John Henry: Uncommon Hero
- Oct 19, 2007
John Henry, whose humble beginnings struck a common theme with the everyday racing fan and whose place in history will remain secure by virtue of seven championships and a Hall of Fame plaque, was euthanized Oct. 8 at the Kentucky Horse Park near Lexington. The 32-year-old gelding, a contemporary of fellow Hall of Famers Affirmed and Alydar, had experienced kidney problems and weight loss exacerbated by hot temperatures starting in August.
"After continued successful efforts to maintain the quality of John Henry's life, in the past 48 hours he did not respond to our medical intervention," said the park's equine director, Kathy Hopkins. "Due to the loss of kidney function and muscle mass, his veterinarian, Dr. Mike Beyer, found it impossible to keep him properly hydrated and comfortable.
Scenes from John Henry's walk with handler Barbara Ratterree Aug. 7.
Watch the slide show "John Henry: Honoring the life of a legend."
"Over the years, our goal has always been to maintain the highest quality of care and life for him, and it became evident over the (Oct. 6-7) weekend that this was no longer possible."
John Henry not only had beaten the odds by living to the ripe old age of 32, but had done so numerous times in his racing career. Unlike Affirmed and Alydar, whose racing ability was evident right from the start, John Henry largely went unnoticed before he started winning big for Sam Rubin and his wife, Dorothy, in the name of their Dotsam Stable. Rubin, a bicycle importer who grew up in New York City, had bought John Henry for $25,000 as a 3-year-old in training in the spring of 1978 from Central Kentucky horseman Harold "Bubba" Snowden Jr. It took some time, but under Ron McAnally's training, John Henry reached unimagined heights. Only fellow geldings Forego and Kelso earned more championships.
John Henry became the first horse to earn $3 million, the first to earn $4 million, the first to earn $5 million, the first to earn $6 million, and the first to earn $6.5 million. Along the way he provided the Rubins with coast-to-coast thrills.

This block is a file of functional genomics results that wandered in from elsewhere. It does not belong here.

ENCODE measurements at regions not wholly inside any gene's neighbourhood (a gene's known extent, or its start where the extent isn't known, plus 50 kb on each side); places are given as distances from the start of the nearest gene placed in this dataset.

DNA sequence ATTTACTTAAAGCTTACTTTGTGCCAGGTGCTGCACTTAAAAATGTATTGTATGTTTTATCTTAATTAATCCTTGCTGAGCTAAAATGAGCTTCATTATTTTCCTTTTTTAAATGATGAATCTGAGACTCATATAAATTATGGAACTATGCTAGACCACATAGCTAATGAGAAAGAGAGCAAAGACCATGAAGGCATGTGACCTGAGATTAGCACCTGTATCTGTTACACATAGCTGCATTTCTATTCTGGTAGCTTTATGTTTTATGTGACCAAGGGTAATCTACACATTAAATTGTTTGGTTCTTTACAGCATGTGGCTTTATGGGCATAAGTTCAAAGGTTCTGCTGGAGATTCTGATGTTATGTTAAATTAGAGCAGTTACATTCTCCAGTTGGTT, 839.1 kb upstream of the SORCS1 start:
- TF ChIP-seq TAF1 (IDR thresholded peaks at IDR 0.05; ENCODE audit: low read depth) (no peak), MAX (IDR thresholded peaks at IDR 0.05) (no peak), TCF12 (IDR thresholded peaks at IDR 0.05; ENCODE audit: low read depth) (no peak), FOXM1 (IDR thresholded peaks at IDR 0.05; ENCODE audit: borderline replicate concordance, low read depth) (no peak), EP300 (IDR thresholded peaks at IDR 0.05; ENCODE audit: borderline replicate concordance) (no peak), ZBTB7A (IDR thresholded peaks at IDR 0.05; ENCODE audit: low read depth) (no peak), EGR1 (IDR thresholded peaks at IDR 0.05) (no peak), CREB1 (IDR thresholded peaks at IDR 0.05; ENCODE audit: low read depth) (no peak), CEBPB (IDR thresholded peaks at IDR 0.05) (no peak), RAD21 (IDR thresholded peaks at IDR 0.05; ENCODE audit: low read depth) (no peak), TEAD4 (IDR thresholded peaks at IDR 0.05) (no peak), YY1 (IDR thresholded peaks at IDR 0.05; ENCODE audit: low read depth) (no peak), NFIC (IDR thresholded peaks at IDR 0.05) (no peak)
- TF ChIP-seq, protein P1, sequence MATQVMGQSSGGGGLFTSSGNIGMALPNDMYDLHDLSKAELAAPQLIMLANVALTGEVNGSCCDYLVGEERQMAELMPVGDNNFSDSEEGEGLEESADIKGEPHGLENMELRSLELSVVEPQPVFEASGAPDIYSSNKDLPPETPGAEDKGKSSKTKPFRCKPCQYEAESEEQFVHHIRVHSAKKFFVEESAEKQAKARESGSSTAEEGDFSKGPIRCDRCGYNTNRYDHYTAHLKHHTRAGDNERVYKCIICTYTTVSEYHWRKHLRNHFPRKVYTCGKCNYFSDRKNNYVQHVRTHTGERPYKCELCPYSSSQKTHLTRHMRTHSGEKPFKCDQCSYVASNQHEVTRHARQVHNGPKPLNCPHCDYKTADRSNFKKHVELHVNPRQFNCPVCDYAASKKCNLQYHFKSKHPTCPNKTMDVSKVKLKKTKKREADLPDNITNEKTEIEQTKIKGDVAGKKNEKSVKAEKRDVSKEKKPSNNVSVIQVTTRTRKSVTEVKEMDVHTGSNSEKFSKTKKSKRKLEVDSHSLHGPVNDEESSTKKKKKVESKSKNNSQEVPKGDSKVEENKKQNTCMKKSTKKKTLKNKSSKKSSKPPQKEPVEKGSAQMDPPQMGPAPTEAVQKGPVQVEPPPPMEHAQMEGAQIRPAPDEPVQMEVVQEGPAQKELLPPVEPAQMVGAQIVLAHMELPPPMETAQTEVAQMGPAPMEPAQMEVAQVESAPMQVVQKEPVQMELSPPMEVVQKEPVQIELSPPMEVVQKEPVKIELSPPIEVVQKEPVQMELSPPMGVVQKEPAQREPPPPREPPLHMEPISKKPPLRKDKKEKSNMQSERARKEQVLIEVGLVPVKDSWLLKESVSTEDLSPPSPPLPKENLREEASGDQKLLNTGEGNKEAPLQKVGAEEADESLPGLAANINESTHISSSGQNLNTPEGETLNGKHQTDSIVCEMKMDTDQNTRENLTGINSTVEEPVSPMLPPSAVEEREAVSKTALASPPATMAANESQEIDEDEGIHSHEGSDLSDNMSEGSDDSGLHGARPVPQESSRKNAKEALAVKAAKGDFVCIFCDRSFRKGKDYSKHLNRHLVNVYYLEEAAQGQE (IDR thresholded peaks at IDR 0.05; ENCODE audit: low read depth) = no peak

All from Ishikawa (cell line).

For Sam Rubin, who died at 91 in February 2006, John Henry gave the special type of excitement he had craved since his early days as a bettor. Rubin's daughter, Phyllis Leighton, conveyed a sense of grief on behalf of her father and stepmother when notified of John Henry's death.
"It was very sad even though the horse was old and not well," said Leighton. "He gave my father and his wife the adventure of a lifetime. He was a wonderful horse--exciting, competitive, and feisty. It's an end of an era.
"My dad and John Henry were really compatible. He not only liked the races, but also enjoyed being around horses at the barn. But John Henry was feisty. You couldn't get too close to him before the races."
Rubin, who won 36 races with John Henry, shared some of the special moments with family and friends. "He had millions of photos of John Henry's races and gave them to his family and friends," Leighton said.
Prior to John Henry's death, Leighton had learned of the recent death of Dorothy Rubin in Florida.
Long before John Henry cemented his fame in such wins as the inaugural Arlington Million Invitational on grass and a zillion other turf stakes, he had been passed along from owner to owner without as much as an afterthought. His journey from dud to superstar proved nearly as interesting.
John Henry was bred in Kentucky by the Lehmann family's Golden Chance Farm, and sired by farm stallion Ole Bob Bowers, whose fee was only $500. Produced from the Double Jay mare Once Double, John Henry also had the odds stacked against him by being small, plain looking, and back at the knee. He also had inherited a bit of a temper from his sire.